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Unusual cognitive and behavioural profile in a Williams syndrome patient with atypical 7q11.23 deletion
  1. C Gagliardi1,
  2. M C Bonaglia1,
  3. A Selicorni2,
  4. R Borgatti1,
  5. R Giorda1
  1. 1IRCCS “E Medea”, Bosisio Parini, Lecco, Italy
  2. 2Clinica Pediatrica De Marchi, Milano, Italy
  1. Correspondence to:
 Dr R Giorda, IRCCS “E. Medea”, Via Don Luigi Monza 20, 23842 Bosisio Parini (LC), Italy; 

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Williams syndrome (WS, MIM 194050) is a rare (frequency 1/20 000) multisystemic disorder1 caused by haploinsufficiency of genes at 7q11.23.2–4 WS is associated with dysmorphic facial features, supravalvular aortic stenosis (SVAS) and other cardiovascular diseases, infantile hypercalcaemia, and growth deficiency. The full intelligence quotient (IQ) of WS subjects is usually in the 50s to 60s, with a unique cognitive profile, characterised by relatively good verbal abilities alongside a low level of spatial and constructive organisation.5–7 This different pattern of abilities has been named the “WS cognitive profile” (WSCP).8

More than 95% of clinically defined WS patients have a de novo deletion of about 1.5 Mb, with the breakpoints clustered within two highly homologous regions flanking the WS region.9 Several genes have been mapped within the deleted region,10 including syntaxin 1A (STX1A)11 that codes for a component of the synaptic apparatus, and RFC212 that encodes a subunit of the replication factor C complex.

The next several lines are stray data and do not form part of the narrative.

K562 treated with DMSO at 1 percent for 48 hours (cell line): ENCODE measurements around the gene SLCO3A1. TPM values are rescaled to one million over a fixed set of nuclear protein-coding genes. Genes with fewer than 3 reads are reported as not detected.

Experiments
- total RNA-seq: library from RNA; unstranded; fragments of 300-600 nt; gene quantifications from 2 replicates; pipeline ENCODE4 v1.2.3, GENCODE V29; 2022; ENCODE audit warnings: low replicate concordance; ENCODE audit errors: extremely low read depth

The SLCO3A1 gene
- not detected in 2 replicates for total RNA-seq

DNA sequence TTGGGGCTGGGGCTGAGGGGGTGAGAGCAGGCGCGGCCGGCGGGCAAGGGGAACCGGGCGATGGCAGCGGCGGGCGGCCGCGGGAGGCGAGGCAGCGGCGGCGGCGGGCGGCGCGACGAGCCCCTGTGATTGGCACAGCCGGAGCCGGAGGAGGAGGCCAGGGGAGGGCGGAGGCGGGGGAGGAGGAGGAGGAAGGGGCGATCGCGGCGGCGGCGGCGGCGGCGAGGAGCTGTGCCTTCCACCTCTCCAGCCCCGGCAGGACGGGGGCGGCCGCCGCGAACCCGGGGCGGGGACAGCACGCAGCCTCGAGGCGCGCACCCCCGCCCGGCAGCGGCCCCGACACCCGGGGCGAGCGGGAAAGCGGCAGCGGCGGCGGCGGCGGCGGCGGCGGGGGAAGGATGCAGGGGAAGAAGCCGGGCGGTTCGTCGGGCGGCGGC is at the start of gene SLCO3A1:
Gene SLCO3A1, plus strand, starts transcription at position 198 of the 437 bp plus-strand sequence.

While ELN haploinsufficiency has been associated with the cardiovascular and possibly connective tissue abnormalities of WS,13 the role of other genes in the remaining clinical features of the disease is not known. In particular, it is not clear which gene(s) is responsible for the cognitive and personality profile characteristic of WS patients. It has been reported8 that patients with deletions of only ELN and LIMK1 show the characteristic WSCP, generally without mental retardation, but analysis of additional patients harbouring small deletions involving ELN and LIMK114 did not confirm these results. Limk1 deficient mice exhibit significant abnormalities in spine morphology and synaptic function. They also show altered spatial learning and fear response.15 The CYLN2 gene, coding for the cytoplasmic linker protein CLIP-115,16 localised in the dendritic lamellar bodies of neurones and cerebellar glia …

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